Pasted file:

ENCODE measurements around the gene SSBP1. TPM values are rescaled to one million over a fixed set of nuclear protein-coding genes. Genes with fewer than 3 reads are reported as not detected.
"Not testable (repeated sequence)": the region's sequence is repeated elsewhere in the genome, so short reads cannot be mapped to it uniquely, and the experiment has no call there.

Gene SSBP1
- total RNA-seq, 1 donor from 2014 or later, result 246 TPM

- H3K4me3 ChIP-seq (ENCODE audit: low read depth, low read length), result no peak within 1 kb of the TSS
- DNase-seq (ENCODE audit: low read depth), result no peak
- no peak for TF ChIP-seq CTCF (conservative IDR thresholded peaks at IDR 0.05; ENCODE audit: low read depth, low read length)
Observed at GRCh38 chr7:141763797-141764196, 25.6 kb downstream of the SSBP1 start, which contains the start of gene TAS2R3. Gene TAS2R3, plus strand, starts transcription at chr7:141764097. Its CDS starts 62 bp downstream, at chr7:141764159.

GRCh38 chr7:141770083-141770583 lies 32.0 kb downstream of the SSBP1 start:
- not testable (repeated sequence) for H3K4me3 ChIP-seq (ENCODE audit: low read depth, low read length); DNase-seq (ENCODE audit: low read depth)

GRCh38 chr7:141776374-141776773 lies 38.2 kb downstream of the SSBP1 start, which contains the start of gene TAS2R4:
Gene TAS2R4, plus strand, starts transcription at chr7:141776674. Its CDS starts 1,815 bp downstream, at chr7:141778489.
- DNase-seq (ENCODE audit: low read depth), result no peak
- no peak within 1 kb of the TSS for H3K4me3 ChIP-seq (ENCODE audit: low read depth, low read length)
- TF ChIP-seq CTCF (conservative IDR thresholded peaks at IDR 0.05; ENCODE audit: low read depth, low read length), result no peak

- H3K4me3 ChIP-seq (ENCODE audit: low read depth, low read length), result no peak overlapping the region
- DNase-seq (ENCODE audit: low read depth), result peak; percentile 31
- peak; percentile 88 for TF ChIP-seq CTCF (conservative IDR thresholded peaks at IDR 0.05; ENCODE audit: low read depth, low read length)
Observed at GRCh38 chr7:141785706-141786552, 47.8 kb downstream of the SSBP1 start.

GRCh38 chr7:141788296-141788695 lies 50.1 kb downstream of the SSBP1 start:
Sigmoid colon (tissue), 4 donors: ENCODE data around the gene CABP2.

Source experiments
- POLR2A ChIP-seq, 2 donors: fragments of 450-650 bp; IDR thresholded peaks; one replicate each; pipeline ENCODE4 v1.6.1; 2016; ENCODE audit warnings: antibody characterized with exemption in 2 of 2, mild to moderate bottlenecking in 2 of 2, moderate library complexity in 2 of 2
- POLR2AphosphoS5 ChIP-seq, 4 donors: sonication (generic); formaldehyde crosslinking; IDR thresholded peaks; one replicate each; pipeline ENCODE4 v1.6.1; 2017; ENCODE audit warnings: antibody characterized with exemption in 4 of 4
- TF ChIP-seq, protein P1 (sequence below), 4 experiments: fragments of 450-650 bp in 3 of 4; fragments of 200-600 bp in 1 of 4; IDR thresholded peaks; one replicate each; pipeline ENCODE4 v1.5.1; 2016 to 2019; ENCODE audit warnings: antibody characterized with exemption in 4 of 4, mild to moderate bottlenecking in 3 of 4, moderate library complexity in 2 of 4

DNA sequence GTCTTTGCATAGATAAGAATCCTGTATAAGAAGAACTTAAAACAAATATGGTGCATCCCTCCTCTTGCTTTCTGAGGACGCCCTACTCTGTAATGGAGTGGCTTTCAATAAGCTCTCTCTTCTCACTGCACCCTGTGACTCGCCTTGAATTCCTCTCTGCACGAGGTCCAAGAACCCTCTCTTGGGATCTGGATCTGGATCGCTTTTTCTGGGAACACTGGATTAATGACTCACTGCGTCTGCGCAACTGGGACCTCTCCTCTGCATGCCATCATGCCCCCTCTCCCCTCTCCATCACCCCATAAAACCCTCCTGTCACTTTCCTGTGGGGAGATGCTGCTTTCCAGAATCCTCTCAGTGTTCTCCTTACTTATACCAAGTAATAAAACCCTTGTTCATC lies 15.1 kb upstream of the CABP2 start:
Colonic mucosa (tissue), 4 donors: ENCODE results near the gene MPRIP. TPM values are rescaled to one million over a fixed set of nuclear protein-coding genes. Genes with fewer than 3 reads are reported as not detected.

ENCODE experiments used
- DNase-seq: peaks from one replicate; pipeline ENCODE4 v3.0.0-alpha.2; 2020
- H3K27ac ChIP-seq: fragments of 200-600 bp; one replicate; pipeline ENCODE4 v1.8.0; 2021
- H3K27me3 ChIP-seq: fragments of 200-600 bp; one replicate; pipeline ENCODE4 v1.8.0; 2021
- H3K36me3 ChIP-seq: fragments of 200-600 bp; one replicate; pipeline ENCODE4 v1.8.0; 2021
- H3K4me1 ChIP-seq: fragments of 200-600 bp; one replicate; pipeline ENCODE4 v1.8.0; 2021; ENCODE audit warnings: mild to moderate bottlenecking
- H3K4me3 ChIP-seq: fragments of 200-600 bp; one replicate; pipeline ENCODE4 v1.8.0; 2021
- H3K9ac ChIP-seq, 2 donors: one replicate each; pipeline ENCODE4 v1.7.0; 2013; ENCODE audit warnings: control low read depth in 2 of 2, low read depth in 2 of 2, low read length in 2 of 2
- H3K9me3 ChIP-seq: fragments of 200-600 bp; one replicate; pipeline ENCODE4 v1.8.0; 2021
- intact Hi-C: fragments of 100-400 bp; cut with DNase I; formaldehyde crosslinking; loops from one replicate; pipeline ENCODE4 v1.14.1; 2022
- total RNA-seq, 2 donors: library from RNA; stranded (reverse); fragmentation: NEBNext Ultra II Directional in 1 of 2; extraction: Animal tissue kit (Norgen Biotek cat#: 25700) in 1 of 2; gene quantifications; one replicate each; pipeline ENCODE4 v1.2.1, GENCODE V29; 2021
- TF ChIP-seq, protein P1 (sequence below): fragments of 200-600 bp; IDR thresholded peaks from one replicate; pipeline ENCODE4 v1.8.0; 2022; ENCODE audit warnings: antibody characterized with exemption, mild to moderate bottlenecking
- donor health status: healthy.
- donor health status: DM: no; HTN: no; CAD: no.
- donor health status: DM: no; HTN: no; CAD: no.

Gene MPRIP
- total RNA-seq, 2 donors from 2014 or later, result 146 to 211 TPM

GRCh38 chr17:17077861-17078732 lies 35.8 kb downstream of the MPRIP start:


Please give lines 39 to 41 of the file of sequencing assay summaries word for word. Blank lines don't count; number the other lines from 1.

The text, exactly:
- TF ChIP-seq, protein P1 (sequence below): fragments of 200-600 bp; IDR thresholded peaks from one replicate; pipeline ENCODE4 v1.8.0; 2022; ENCODE audit warnings: antibody characterized with exemption, mild to moderate bottlenecking
- donor health status: healthy.
- donor health status: DM: no; HTN: no; CAD: no.